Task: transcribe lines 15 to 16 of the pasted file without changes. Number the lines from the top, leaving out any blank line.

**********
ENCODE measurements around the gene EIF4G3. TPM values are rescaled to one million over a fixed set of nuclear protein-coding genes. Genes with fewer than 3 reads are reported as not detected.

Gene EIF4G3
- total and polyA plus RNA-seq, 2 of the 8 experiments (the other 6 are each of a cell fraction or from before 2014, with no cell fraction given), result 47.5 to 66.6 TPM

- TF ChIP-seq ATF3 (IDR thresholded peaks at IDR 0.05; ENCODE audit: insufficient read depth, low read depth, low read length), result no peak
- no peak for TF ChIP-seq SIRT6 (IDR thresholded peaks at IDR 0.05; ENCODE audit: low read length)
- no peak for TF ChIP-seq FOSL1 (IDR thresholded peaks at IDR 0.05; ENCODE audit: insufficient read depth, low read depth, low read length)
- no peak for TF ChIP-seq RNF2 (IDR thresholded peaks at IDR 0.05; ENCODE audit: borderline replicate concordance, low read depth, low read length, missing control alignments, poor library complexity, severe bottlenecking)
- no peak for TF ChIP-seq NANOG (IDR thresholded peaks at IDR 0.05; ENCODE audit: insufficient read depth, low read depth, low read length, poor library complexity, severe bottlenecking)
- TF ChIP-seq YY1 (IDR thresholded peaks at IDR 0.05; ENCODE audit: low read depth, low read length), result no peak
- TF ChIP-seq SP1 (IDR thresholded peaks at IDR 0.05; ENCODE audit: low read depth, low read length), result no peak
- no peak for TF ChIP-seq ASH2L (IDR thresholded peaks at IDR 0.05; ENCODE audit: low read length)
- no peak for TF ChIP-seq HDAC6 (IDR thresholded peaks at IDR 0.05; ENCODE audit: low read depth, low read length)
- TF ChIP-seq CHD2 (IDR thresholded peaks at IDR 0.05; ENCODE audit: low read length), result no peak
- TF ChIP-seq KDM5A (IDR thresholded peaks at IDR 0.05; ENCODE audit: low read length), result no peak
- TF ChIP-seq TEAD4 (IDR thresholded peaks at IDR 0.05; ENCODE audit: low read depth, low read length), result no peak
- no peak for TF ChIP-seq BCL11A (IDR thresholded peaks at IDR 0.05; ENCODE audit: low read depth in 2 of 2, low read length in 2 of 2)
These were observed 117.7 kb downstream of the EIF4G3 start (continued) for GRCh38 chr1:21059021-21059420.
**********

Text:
- TF ChIP-seq TEAD4 (IDR thresholded peaks at IDR 0.05; ENCODE audit: low read depth, low read length), result no peak
- no peak for TF ChIP-seq BCL11A (IDR thresholded peaks at IDR 0.05; ENCODE audit: low read depth in 2 of 2, low read length in 2 of 2)